Now, a comforter consists of two pieces of identical material, sewn together in a grid format. Comforters can feature a sewn-through or baffle box construction. Sewn-through is when the stitching goes all the way through both sides of the comforter. With a baffle box construction, there are extra pieces of fabric between the top and bottom layers of the comforter. This creates a more three-dimensional shape in which the comforter’s fill can expand more.
Inside each square or box will be some type of fluffy fill such as down or down alternative. The dawn will come from animals such as ducks or geese, and the down alternative is made of some type of hypoallergenic material like polyester.
Things get a little confusing because the terms “duvet” and “comforter” are sometimes used interchangeably. “Duvet” can be another term for “comforter” or it can mean the cover that one puts over a comforter. For more information about the differences between duvets and comforters, make sure to check out our comparison.
Looking for quilts and comforters, there are first a few similarities between the two. Both types of bedding can contain cotton in their top, and bottom layers and they can both contain fill like down or polyester. Also, they can feature a similar gridded design.
That being said, there are a number of differences between comforters and quilts. First off, in general, comforters are going to be loftier than quilts. Quilts are usually a flatter type of bedding that lie more flush against the bed, but some of the best comforters can be more cloudlike and fluffy.
With this extra fluff and loft, comforters are usually going to be warmer than quilts. Especially when we are talking about heavy, fluffy down comforters with a baffle box design, there is going to be better insulation than what we find with a thin quilt.
The style of comforters and quilts can be quite different, as well. While some modern quilts might feature a simple design with one colour in the top layer, others can have much more ornate, colourful styles. This is even more common when we are talking about classic and classic-style quilts. They can feature a patchwork of different colours, images, and fabrics. Comforters, on the other hand, are usually one colour and one type of fabric.
Comforters and quilts are also different when we consider their uses. A comforter is only really going to be found on a bed and will be used for sleeping and napping. Quilts will also be found on beds, but they can also act as couch throws or even tablecloths.
Like quilts, comforters are one-piece bed toppers designed to be thrown on top of your sheets straight out of the bag. But the similarities kind of end there. These are thicker and filled with more down (or a comparable alternative) than you’d find in the thin layer of batting. So while hot sleepers or people in warm climates might feel too sweaty under these, they make a great option for people who want the fluffy cloud look without having to put too much work into it.
Who should pick a quilt?
- Hot sleepers. People who sleep hot and want something light to give them just a bit of insulation will most likely prefer a quilt. Quilts are thinner than comforters and shouldn’t make sleepers overheat so much.
- Those who want to change the look of their bed. Quilts can be very stylish and can add a much different look to any bed or bedroom. A quilt can provide a new rustic look or just something more colourful to liven up the room.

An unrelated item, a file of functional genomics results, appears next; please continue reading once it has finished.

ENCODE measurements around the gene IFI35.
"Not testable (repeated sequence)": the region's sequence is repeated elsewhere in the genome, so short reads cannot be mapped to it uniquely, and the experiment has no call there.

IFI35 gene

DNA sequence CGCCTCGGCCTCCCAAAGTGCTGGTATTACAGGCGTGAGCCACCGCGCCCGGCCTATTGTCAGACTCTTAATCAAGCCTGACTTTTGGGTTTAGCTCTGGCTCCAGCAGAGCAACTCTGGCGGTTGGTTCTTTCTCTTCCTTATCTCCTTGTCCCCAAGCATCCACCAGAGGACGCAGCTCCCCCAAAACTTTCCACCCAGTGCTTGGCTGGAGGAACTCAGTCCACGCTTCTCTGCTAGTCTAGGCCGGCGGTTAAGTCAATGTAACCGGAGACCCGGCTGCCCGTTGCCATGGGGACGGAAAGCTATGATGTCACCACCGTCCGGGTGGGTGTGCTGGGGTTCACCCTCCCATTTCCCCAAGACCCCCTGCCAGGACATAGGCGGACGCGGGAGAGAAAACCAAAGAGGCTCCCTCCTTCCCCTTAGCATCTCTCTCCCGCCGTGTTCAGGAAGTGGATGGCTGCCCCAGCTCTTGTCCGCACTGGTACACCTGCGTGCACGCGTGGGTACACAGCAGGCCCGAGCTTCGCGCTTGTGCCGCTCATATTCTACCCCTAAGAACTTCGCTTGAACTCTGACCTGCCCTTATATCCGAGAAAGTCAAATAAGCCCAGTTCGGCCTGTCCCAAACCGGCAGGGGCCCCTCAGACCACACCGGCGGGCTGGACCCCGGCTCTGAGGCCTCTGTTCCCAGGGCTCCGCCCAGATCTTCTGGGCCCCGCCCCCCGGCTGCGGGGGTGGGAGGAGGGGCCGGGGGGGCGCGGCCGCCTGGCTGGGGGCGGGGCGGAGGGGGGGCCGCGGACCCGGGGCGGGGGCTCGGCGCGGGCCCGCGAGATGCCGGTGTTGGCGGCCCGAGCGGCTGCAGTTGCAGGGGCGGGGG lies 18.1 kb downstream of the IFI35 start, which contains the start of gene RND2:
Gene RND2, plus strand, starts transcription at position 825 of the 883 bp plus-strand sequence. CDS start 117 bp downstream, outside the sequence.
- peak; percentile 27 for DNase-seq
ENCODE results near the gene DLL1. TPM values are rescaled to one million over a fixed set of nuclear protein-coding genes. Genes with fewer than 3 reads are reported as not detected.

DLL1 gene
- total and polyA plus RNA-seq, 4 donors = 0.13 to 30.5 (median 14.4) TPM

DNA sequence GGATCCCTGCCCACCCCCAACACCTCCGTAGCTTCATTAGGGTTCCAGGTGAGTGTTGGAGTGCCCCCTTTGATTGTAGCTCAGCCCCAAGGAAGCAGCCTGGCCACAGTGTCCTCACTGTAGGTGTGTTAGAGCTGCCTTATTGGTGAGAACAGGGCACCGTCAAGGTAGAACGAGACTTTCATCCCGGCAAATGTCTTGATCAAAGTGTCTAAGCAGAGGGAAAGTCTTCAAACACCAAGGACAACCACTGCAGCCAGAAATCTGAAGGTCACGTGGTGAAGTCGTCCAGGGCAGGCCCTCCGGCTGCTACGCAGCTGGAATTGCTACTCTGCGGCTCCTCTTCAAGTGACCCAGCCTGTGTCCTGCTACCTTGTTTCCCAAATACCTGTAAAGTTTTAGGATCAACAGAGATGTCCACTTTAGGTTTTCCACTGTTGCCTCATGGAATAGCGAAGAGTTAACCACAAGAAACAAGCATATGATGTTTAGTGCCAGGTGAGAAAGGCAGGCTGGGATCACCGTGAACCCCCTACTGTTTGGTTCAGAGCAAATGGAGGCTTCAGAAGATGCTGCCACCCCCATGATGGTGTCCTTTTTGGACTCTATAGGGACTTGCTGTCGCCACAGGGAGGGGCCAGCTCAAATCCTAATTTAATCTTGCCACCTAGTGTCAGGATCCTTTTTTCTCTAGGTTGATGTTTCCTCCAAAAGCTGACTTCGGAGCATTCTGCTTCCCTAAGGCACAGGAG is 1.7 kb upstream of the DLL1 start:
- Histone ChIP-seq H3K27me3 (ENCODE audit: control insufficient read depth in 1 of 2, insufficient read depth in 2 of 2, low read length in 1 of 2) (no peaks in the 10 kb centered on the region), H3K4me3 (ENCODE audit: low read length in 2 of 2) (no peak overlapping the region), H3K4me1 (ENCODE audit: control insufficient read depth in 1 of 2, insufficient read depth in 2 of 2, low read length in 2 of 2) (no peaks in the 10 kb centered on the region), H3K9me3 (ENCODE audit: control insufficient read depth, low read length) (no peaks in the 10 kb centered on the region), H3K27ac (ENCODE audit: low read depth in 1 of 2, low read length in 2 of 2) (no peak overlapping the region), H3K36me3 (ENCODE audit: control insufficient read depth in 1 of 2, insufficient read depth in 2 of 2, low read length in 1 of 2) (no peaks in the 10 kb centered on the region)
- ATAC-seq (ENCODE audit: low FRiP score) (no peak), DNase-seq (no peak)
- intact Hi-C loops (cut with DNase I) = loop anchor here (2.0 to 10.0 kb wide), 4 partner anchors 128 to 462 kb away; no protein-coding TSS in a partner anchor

- Fans of layers. To get enough warmth, a quilt will most likely need to be paired with another quilt or other types of bedding. This might not be a drawback for those who prefer to sleep under numerous pieces of bedding.
Who Should Pick A Comforter?
- People who need bedding for colder nights. As I said above, comforters are usually warmer than quilts, so they should be a better match for those colder nights and colder months. The larger amounts of insulating fill should keep most sleepers warmer at night.
- Those who want something fluffy and cloudlike. If sleeping underneath a big cloud sounds preferable, a comforter is probably the way to go. Most comforters are going to be fluffier than quilts so that they will offer that fluffy sleeping experience.
- Those who want something to use by itself. While quilts usually need to be paired with another piece of bedding in order to offer enough warmth, a comforter does not need to be paired with any other bedding, save a top sheet. People who want a simpler, non-layered look on their bed should consider a comforter.
Tips To Buy A Quilt
Quilts are available both forking and queen-sized beds along with single beds. So, first, find out which is your bed size and then look for a quilt, which you can use with your bed. If you’re looking for a traditional quilt to match your vintage bed, ensure that you don’t compromise on the budget and buy one which will suit your bed best.
How severe is winter in your locality? The warmth of the quilt will determine the material you need to invest in. If you face moderately cool winters, the best option for you is to invest in synthetic materials, cotton blends, flannel, silk, and cotton. These further, prevent chances of skin rashes while offering cozy warmth.
If you’re looking for a summer bedding topper go for a lighter cotton quilt, for biting winter and fall, a thicker quilt of flannel and silk is a good option.
All in all, with these considered, the next step is to invest in a reputed brand when it comes to buying a quilt. Only a reputed one will use pure materials that won’t wear or tear easily. So, do your market research and find the right quilts for your home, depending upon your requirements.